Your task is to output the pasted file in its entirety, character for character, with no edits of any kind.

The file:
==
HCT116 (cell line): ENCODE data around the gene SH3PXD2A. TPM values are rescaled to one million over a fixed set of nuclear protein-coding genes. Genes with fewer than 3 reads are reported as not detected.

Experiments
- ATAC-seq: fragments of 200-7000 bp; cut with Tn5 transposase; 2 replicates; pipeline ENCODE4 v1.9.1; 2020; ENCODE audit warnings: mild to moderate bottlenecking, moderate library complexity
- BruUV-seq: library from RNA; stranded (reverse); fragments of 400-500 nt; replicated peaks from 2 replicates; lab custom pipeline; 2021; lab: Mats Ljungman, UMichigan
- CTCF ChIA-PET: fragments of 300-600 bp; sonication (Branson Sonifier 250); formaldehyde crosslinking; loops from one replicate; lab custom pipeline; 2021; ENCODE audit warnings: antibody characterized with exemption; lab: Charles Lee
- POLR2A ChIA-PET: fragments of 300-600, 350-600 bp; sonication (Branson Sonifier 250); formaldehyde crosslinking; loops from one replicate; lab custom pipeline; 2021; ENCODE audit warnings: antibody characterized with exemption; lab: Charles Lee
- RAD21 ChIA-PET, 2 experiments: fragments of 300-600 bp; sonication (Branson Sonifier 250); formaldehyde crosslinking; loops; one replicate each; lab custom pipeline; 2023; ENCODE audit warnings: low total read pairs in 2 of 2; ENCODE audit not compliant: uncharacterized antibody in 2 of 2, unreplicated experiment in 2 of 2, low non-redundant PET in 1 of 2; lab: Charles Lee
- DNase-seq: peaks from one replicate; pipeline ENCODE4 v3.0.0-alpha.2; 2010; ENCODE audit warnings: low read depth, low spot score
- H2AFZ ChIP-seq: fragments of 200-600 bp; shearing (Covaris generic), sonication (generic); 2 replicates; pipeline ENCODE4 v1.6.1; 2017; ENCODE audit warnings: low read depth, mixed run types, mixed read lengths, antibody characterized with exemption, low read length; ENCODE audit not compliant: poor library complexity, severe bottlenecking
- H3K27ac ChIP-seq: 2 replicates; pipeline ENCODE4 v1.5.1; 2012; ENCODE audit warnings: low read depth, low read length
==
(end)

HCT116 (cell line): ENCODE data around the gene SH3PXD2A. TPM values are rescaled to one million over a fixed set of nuclear protein-coding genes. Genes with fewer than 3 reads are reported as not detected.

Experiments
- ATAC-seq: fragments of 200-7000 bp; cut with Tn5 transposase; 2 replicates; pipeline ENCODE4 v1.9.1; 2020; ENCODE audit warnings: mild to moderate bottlenecking, moderate library complexity
- BruUV-seq: library from RNA; stranded (reverse); fragments of 400-500 nt; replicated peaks from 2 replicates; lab custom pipeline; 2021; lab: Mats Ljungman, UMichigan
- CTCF ChIA-PET: fragments of 300-600 bp; sonication (Branson Sonifier 250); formaldehyde crosslinking; loops from one replicate; lab custom pipeline; 2021; ENCODE audit warnings: antibody characterized with exemption; lab: Charles Lee
- POLR2A ChIA-PET: fragments of 300-600, 350-600 bp; sonication (Branson Sonifier 250); formaldehyde crosslinking; loops from one replicate; lab custom pipeline; 2021; ENCODE audit warnings: antibody characterized with exemption; lab: Charles Lee
- RAD21 ChIA-PET, 2 experiments: fragments of 300-600 bp; sonication (Branson Sonifier 250); formaldehyde crosslinking; loops; one replicate each; lab custom pipeline; 2023; ENCODE audit warnings: low total read pairs in 2 of 2; ENCODE audit not compliant: uncharacterized antibody in 2 of 2, unreplicated experiment in 2 of 2, low non-redundant PET in 1 of 2; lab: Charles Lee
- DNase-seq: peaks from one replicate; pipeline ENCODE4 v3.0.0-alpha.2; 2010; ENCODE audit warnings: low read depth, low spot score
- H2AFZ ChIP-seq: fragments of 200-600 bp; shearing (Covaris generic), sonication (generic); 2 replicates; pipeline ENCODE4 v1.6.1; 2017; ENCODE audit warnings: low read depth, mixed run types, mixed read lengths, antibody characterized with exemption, low read length; ENCODE audit not compliant: poor library complexity, severe bottlenecking
- H3K27ac ChIP-seq: 2 replicates; pipeline ENCODE4 v1.5.1; 2012; ENCODE audit warnings: low read depth, low read length